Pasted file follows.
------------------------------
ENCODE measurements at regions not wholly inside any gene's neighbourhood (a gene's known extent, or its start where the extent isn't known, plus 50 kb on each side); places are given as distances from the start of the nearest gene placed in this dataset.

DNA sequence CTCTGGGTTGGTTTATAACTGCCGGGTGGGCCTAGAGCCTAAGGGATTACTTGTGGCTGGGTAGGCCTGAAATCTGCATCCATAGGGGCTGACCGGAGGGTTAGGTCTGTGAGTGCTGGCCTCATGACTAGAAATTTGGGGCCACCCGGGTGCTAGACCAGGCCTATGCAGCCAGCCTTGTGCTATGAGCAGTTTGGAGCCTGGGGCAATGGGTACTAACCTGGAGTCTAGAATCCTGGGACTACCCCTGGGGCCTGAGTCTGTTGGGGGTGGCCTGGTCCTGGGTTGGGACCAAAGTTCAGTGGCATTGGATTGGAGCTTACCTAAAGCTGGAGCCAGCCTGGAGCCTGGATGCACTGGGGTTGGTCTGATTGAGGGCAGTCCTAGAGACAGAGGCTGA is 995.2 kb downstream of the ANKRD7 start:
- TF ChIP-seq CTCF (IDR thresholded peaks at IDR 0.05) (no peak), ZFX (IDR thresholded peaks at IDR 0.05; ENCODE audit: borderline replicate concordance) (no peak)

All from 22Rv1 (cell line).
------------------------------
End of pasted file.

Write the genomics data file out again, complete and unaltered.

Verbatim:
ENCODE measurements at regions not wholly inside any gene's neighbourhood (a gene's known extent, or its start where the extent isn't known, plus 50 kb on each side); places are given as distances from the start of the nearest gene placed in this dataset.

DNA sequence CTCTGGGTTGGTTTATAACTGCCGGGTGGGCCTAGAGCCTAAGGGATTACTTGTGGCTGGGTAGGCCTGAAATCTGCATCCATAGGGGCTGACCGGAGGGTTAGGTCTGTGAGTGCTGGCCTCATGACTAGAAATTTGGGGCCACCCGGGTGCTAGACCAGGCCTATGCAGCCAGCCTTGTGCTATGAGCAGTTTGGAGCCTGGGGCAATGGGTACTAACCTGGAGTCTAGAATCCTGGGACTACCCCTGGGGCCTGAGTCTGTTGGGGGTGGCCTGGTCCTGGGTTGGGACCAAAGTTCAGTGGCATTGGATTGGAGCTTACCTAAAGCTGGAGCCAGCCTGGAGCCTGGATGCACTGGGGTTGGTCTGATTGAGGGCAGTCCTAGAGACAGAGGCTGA is 995.2 kb downstream of the ANKRD7 start:
- TF ChIP-seq CTCF (IDR thresholded peaks at IDR 0.05) (no peak), ZFX (IDR thresholded peaks at IDR 0.05; ENCODE audit: borderline replicate concordance) (no peak)

All from 22Rv1 (cell line).